Is your child using an asthma inhaler the right way?

Using Asthma Inhaler Properly MainYesterday, we posted an Asthma Inhaler 101 blog, but getting the inhaler is only half the battle of helping your child manage asthma.

If an asthma inhaler isn’t used correctly, it could mean the asthma medication doesn’t make it into your child’s lungs.

“One of the best ways to make sure your child is getting a full dose is to use a spacer, which allows for more of the medicine to get into the lungs instead of just into the mouth,” says Heather Fay, a registered respiratory therapist at Children’s Medical Center Dallas.

How do you use an asthma inhaler spacer?

Every asthma patient at Children’s gets a spacer when an inhaler is prescribed – it’s that important.

Here are a couple of videos to help you get the hang of using asthma inhaler spacers. As you can tell, managing childhood asthma is a global effort, since the videos are from as close as CVS and from as far away as the Asthma Society of Ireland.

Are there any challenges?

Heather says that most parents and children encounter a few challenges as they get used to managing asthma. Sometimes children forget to prime the inhaler and don’t wait one minute between puffs.

“Some inhalers also have counters that count down the number of sprays,” Heather says. “Sometimes, people will continue to use them when the counter is on zero because the inhaler still sprays. What they don’t realize is even though it’s still spraying, they’re not getting an actual dose of medicine.”

But all of these challenges are managed with practice and the right information.

10-step guide to using an asthma inhaler

An asthma inhaler is pretty easy to use, but Heather has some tips to make sure you’re using it right.

How to use an asthma inhaler
1. Take off the cap and shake the inhaler hard.
2. If the inhaler is new or has not been used in a while, you need to “prime” it, which usually means pressing the inhaler in the air a few times (be sure to check the instructions that came with your specific inhaler).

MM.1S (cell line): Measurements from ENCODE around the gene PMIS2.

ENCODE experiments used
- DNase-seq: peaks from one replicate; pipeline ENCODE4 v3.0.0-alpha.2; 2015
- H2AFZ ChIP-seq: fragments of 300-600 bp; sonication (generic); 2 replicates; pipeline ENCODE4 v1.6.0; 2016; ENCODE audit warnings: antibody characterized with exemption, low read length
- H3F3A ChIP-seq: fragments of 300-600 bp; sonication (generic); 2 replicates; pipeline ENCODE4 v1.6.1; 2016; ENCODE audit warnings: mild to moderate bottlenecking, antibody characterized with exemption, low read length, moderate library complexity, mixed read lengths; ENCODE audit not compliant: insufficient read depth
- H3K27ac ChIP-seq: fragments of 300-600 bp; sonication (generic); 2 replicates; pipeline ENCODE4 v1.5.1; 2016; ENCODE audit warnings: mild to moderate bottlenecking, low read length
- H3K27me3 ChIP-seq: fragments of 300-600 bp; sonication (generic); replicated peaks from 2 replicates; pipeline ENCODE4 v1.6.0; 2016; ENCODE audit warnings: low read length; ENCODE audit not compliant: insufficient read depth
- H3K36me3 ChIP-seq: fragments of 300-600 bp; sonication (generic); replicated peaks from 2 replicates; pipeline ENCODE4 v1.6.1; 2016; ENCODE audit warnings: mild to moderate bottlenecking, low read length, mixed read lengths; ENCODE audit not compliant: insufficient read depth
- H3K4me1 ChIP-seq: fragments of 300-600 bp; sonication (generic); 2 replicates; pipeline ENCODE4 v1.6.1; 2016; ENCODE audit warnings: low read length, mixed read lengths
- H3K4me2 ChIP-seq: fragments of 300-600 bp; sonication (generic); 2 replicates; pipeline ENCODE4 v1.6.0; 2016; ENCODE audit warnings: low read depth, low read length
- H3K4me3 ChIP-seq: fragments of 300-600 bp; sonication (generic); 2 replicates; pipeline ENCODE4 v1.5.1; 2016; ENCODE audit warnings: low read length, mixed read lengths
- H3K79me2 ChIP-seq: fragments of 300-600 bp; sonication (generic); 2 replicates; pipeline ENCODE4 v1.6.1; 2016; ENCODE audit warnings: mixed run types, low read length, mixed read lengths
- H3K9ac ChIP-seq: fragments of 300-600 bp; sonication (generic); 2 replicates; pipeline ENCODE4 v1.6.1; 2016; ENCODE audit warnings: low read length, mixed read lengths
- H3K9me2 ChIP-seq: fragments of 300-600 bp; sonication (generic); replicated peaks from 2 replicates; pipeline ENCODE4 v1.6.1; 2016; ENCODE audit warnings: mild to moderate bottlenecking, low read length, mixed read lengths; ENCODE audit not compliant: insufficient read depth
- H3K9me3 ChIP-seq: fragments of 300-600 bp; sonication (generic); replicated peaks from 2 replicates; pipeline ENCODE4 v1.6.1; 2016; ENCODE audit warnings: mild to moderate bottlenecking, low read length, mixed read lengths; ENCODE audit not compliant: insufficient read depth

3. Connect the inhaler to a spacer (you’ll get one of these when you receive your inhaler at Children’s), which is a big tube that may look like a clear plastic football.
4. Breathe out all the way.
5. Put the mouthpiece of the spacer between your teeth and close your lips around it.
6. Press down on the inhaler one time and immediately start breathing in slowly through your mouth.
7. Keep breathing in slowly, as deeply as you can.
8. Hold your breath, and slowly count to 10.
9. If you are taking more than one puff, wait one minute between puffs to give the inhaler time to refill.
10. After using the inhaler, rinse your mouth with water, gargle and spit.

Do you have any tips to share with our readers? Leave us a comment to tell us how you help to manage your child’s asthma.


Sign up for the latest information from Children's



One Response to Is your child using an asthma inhaler the right way?

  1. Perry Fishkind May 25, 2014 at 7:58 am #

    I wish this article would mention that spacers shouldn’t be considered just for kids. The teens in my practice usually ditch their spacers way too early, and even adults get more reliable dosages with spacers.

Leave a Reply